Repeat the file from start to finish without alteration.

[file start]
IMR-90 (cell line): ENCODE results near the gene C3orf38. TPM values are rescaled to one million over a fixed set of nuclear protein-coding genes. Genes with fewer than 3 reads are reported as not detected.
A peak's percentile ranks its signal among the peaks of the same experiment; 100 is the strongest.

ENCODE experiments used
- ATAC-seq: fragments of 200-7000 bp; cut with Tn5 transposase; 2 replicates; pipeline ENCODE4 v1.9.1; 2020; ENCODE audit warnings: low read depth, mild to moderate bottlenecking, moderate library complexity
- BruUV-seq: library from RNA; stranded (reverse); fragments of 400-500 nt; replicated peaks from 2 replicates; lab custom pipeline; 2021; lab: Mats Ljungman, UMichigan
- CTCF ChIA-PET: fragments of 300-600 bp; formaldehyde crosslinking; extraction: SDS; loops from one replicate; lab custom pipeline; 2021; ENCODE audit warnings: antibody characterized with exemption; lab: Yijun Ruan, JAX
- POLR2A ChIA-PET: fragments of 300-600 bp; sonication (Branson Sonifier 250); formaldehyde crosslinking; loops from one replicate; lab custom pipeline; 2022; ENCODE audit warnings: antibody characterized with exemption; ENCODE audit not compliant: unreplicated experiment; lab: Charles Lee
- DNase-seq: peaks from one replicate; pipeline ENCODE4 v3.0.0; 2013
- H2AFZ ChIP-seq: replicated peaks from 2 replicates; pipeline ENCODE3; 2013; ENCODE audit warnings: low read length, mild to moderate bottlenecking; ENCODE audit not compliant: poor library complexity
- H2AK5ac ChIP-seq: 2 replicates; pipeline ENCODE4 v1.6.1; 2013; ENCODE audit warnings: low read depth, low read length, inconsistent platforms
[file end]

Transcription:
IMR-90 (cell line): ENCODE results near the gene C3orf38. TPM values are rescaled to one million over a fixed set of nuclear protein-coding genes. Genes with fewer than 3 reads are reported as not detected.
A peak's percentile ranks its signal among the peaks of the same experiment; 100 is the strongest.

ENCODE experiments used
- ATAC-seq: fragments of 200-7000 bp; cut with Tn5 transposase; 2 replicates; pipeline ENCODE4 v1.9.1; 2020; ENCODE audit warnings: low read depth, mild to moderate bottlenecking, moderate library complexity
- BruUV-seq: library from RNA; stranded (reverse); fragments of 400-500 nt; replicated peaks from 2 replicates; lab custom pipeline; 2021; lab: Mats Ljungman, UMichigan
- CTCF ChIA-PET: fragments of 300-600 bp; formaldehyde crosslinking; extraction: SDS; loops from one replicate; lab custom pipeline; 2021; ENCODE audit warnings: antibody characterized with exemption; lab: Yijun Ruan, JAX
- POLR2A ChIA-PET: fragments of 300-600 bp; sonication (Branson Sonifier 250); formaldehyde crosslinking; loops from one replicate; lab custom pipeline; 2022; ENCODE audit warnings: antibody characterized with exemption; ENCODE audit not compliant: unreplicated experiment; lab: Charles Lee
- DNase-seq: peaks from one replicate; pipeline ENCODE4 v3.0.0; 2013
- H2AFZ ChIP-seq: replicated peaks from 2 replicates; pipeline ENCODE3; 2013; ENCODE audit warnings: low read length, mild to moderate bottlenecking; ENCODE audit not compliant: poor library complexity
- H2AK5ac ChIP-seq: 2 replicates; pipeline ENCODE4 v1.6.1; 2013; ENCODE audit warnings: low read depth, low read length, inconsistent platforms